Instead, the context of these statements is the key to understanding them. They come on the heels of the chapter’s 3rd verse, which tells us that everyone who has the hope of seeing Jesus face to face when He is “revealed” (N.K.J.V., N.R.S.V.) or “appears” (N.A.S.V., N.I.V., H.C.S.B., E.S.V., N.L.T.) purifies himself, just as Jesus is pure. The point is, the statements all elaborate on the idea of the Christian purifying himself or herself.
By keeping John’s train of thought in sequence, we see what he is saying. He’s saying that the true Christian will work continually (day after day, week after week, month after month, year after year, decade after decade) at purifying himself for the purpose of becoming more and more like Jesus. And as a natural evidence of that ongoing purification, that person’s life will be marked by righteousness rather than unrighteousness. The older that person gets, the more like Jesus he or she will become, which will inevitably translate to less and less sin in the person’s life. At least that’s how the Christian life is designed to work.
Admittedly, even the Bible indicates that it doesn’t always work that way. The scriptural examples of this inconvenient truth are numerous. The Christians of Corinth were an unholy mess who had a scandalous reputation. Jesus rebuked the church of Ephesus by saying to them, “You have left your first love” (Revelation 2:4). He rebuked the church of the Laodiceans by saying to them, “….because you are lukewarm, and neither cold nor hot, I will vomit you out of my mouth” (Revelation 3:16). Paul made no bones about the fact that Demas had fallen in love with the world and forsaken him (2 Timothy 4:10). These examples and others that could be named prove that even genuine Christians don’t always do a good job of purifying themselves (sinning less and less) to make themselves more like Jesus.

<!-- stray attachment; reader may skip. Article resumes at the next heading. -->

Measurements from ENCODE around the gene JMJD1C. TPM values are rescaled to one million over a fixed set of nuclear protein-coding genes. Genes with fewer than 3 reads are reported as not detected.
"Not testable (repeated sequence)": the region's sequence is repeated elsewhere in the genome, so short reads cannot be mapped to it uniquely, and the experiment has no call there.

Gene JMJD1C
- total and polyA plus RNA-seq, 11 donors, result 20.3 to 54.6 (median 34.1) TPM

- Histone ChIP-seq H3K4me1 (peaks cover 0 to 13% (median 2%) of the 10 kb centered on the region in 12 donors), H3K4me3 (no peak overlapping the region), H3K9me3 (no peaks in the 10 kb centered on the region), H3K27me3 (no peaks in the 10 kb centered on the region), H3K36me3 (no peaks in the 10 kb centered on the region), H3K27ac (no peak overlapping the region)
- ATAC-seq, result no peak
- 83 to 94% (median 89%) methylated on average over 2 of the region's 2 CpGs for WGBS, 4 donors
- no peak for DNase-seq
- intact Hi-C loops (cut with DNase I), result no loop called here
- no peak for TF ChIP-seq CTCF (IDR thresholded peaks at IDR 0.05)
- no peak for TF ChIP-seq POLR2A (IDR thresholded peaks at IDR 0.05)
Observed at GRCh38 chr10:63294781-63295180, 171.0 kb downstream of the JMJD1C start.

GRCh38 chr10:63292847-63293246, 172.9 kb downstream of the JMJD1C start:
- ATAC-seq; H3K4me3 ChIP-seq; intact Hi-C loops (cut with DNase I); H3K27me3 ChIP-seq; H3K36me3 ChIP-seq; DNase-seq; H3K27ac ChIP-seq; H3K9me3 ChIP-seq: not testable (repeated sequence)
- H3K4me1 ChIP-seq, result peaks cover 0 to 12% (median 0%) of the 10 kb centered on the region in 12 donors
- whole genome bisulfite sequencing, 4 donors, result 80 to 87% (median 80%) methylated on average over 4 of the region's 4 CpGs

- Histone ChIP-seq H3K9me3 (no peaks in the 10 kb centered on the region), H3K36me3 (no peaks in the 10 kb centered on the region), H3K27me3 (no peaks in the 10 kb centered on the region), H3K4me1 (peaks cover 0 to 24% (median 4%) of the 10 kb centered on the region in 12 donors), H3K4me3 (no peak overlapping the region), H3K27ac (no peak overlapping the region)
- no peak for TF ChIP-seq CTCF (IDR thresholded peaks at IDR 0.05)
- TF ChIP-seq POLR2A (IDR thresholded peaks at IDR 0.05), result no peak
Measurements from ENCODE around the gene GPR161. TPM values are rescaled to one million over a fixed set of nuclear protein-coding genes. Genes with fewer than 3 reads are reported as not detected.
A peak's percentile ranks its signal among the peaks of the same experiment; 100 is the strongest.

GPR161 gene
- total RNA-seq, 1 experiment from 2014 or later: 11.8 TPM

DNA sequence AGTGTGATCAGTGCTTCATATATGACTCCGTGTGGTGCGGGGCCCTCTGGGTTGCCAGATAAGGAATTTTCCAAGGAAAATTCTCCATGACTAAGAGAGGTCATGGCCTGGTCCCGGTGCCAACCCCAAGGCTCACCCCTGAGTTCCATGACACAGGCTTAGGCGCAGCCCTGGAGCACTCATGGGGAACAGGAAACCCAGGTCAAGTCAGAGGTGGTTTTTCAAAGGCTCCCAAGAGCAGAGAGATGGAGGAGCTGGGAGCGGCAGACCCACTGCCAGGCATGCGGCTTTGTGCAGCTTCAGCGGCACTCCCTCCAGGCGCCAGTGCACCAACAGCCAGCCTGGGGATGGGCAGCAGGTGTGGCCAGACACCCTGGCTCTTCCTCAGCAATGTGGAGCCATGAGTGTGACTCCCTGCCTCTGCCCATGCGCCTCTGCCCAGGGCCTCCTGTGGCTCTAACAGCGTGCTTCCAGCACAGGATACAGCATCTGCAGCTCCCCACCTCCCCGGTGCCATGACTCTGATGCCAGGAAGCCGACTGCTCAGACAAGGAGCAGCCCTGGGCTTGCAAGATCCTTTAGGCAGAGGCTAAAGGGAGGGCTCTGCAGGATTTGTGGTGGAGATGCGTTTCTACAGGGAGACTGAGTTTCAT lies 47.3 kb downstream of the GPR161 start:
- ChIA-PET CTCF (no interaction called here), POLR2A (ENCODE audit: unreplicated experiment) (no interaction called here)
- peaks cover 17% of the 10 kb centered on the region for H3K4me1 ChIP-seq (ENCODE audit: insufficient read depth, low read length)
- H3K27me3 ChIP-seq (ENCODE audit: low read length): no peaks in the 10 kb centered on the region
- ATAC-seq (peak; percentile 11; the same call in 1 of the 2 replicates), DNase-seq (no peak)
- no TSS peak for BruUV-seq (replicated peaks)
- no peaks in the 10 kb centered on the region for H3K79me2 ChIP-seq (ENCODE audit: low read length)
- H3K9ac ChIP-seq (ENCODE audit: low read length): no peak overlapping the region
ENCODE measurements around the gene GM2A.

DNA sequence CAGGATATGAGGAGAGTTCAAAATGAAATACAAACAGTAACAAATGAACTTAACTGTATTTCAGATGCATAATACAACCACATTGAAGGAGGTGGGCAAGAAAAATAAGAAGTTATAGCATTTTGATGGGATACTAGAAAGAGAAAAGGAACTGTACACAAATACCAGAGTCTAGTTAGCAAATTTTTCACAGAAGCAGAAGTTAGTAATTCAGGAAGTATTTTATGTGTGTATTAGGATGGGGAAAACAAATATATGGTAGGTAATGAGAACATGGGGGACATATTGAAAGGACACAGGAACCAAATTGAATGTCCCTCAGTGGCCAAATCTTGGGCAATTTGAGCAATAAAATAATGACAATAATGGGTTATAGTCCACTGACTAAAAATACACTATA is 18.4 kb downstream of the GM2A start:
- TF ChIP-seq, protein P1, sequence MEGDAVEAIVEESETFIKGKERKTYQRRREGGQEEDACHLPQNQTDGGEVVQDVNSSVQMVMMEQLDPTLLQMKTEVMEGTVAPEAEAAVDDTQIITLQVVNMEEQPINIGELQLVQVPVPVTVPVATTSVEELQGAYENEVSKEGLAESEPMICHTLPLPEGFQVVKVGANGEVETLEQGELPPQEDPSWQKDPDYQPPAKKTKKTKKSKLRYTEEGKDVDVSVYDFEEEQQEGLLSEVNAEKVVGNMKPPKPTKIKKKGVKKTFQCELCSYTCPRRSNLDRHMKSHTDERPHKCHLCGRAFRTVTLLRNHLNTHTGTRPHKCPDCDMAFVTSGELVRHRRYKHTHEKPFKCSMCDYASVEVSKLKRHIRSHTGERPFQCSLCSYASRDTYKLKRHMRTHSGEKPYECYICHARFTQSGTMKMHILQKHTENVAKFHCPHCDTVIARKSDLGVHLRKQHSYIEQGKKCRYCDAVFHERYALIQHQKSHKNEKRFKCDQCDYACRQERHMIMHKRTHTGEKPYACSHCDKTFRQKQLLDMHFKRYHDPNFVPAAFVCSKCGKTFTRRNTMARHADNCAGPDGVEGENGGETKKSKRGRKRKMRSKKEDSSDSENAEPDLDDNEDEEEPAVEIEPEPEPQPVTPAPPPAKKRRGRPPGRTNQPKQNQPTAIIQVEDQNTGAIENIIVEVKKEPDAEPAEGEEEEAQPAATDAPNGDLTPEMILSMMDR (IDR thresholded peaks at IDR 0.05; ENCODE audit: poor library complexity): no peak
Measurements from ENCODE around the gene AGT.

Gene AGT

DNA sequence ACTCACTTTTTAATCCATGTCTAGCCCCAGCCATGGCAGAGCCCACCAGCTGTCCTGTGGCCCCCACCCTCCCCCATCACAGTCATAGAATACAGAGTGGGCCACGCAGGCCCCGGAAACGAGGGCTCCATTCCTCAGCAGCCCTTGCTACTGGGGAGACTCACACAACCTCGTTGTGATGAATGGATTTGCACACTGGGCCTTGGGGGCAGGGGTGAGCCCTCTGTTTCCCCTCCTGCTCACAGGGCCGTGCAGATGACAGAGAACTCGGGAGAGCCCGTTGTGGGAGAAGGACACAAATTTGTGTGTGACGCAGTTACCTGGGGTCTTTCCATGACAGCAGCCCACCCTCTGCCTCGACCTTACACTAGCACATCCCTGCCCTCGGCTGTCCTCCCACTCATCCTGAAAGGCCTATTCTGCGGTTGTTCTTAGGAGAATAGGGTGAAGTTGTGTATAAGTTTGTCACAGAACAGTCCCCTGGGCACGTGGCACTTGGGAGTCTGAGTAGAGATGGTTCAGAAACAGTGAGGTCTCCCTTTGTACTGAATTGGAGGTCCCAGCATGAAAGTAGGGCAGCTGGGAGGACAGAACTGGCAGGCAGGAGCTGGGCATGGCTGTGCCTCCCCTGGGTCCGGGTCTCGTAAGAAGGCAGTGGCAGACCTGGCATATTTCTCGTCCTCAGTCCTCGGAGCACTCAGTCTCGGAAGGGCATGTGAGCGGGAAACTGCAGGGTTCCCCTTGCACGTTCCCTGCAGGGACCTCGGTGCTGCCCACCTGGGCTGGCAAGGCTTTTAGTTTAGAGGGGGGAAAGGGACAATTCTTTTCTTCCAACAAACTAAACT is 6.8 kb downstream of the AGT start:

Still, though, John’s contention is that this is how the Christian life should work. In other words, this is what normal Christianity looks like. Therefore, show me a professing Christian who has no interest whatsoever in purifying himself or herself and attempting to become more and more like Jesus, and I’ll show you a person who has a right to doubt his or her salvation.
Will us true Christians ever purify ourselves to the point of living lives completely free from sin? Nope, that won’t happen as long as we are confined to these earthly bodies of ours, bodies marred by the inborn Adamic sin nature. Ah, but there is coming a day when Jesus will appear to us — that day when we will see Him as He is — and John says, “On that day we will be like Him.”
If we live to see the moment of the Rapture, we will see Jesus “as He is” in the sky above the earth (1 Thessalonians 4:13-18; 1 Corinthians 15:50-58). On the other hand, if we die before the Rapture occurs, we will see Him “as He is” in heaven (2 Corinthians 5:1-8; Philippians 1:21-23). Either way, when we see Him, our work of purifying ourselves will be finished. Until then, though, every honest-to-goodness Christian will have a basic desire to keep working at the job. He or she might not always act in accordance with that desire, but, nonetheless, the desire will always be there to some degree.